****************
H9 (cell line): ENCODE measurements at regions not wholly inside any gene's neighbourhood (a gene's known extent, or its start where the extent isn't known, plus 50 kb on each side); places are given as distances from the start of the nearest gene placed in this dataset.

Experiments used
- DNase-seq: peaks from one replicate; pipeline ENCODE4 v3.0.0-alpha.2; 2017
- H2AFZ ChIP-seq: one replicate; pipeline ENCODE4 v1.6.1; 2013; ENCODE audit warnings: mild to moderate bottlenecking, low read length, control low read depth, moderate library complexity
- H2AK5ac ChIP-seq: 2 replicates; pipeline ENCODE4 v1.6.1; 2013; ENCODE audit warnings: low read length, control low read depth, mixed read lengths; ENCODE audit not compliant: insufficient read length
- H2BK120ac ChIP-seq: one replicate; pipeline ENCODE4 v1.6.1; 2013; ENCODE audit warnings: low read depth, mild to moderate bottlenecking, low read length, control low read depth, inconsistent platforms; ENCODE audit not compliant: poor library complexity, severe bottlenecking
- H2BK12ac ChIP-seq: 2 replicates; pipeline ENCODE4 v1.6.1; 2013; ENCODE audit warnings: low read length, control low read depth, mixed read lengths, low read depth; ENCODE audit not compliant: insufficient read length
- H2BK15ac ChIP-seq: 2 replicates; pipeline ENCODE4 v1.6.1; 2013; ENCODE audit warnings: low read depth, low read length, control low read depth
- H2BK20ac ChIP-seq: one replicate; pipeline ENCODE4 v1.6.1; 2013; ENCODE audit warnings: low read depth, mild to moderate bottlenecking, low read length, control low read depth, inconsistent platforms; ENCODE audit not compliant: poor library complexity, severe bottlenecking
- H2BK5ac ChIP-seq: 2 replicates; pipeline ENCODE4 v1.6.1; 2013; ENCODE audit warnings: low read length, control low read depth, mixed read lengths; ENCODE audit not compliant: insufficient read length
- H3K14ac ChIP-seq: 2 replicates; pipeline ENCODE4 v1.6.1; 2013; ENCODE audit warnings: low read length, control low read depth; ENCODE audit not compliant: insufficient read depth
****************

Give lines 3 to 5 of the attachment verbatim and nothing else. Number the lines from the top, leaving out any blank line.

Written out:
- DNase-seq: peaks from one replicate; pipeline ENCODE4 v3.0.0-alpha.2; 2017
- H2AFZ ChIP-seq: one replicate; pipeline ENCODE4 v1.6.1; 2013; ENCODE audit warnings: mild to moderate bottlenecking, low read length, control low read depth, moderate library complexity
- H2AK5ac ChIP-seq: 2 replicates; pipeline ENCODE4 v1.6.1; 2013; ENCODE audit warnings: low read length, control low read depth, mixed read lengths; ENCODE audit not compliant: insufficient read length